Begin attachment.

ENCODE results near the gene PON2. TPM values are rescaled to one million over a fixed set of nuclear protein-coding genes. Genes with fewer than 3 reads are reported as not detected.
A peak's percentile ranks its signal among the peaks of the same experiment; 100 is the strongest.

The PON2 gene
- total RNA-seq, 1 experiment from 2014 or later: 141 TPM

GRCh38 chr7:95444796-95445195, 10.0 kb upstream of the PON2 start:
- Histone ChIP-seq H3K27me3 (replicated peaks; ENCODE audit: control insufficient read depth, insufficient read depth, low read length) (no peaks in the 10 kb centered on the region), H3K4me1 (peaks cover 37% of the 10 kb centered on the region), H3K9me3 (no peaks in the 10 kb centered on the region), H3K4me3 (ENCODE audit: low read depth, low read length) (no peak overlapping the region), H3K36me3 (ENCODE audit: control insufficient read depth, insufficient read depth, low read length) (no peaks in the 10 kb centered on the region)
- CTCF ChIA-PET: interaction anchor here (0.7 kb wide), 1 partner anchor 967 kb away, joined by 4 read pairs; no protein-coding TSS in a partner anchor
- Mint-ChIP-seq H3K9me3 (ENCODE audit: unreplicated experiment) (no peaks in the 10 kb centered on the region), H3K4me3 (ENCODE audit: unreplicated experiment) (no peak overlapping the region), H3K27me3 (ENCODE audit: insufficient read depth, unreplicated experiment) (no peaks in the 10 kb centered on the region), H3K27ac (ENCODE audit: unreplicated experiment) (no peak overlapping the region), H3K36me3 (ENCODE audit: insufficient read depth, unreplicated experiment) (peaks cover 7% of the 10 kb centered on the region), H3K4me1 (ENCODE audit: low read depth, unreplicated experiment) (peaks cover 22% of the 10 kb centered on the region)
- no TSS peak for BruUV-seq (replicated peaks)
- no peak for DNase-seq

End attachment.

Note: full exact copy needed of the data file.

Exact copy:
ENCODE results near the gene PON2. TPM values are rescaled to one million over a fixed set of nuclear protein-coding genes. Genes with fewer than 3 reads are reported as not detected.
A peak's percentile ranks its signal among the peaks of the same experiment; 100 is the strongest.

The PON2 gene
- total RNA-seq, 1 experiment from 2014 or later: 141 TPM

GRCh38 chr7:95444796-95445195, 10.0 kb upstream of the PON2 start:
- Histone ChIP-seq H3K27me3 (replicated peaks; ENCODE audit: control insufficient read depth, insufficient read depth, low read length) (no peaks in the 10 kb centered on the region), H3K4me1 (peaks cover 37% of the 10 kb centered on the region), H3K9me3 (no peaks in the 10 kb centered on the region), H3K4me3 (ENCODE audit: low read depth, low read length) (no peak overlapping the region), H3K36me3 (ENCODE audit: control insufficient read depth, insufficient read depth, low read length) (no peaks in the 10 kb centered on the region)
- CTCF ChIA-PET: interaction anchor here (0.7 kb wide), 1 partner anchor 967 kb away, joined by 4 read pairs; no protein-coding TSS in a partner anchor
- Mint-ChIP-seq H3K9me3 (ENCODE audit: unreplicated experiment) (no peaks in the 10 kb centered on the region), H3K4me3 (ENCODE audit: unreplicated experiment) (no peak overlapping the region), H3K27me3 (ENCODE audit: insufficient read depth, unreplicated experiment) (no peaks in the 10 kb centered on the region), H3K27ac (ENCODE audit: unreplicated experiment) (no peak overlapping the region), H3K36me3 (ENCODE audit: insufficient read depth, unreplicated experiment) (peaks cover 7% of the 10 kb centered on the region), H3K4me1 (ENCODE audit: low read depth, unreplicated experiment) (peaks cover 22% of the 10 kb centered on the region)
- no TSS peak for BruUV-seq (replicated peaks)
- no peak for DNase-seq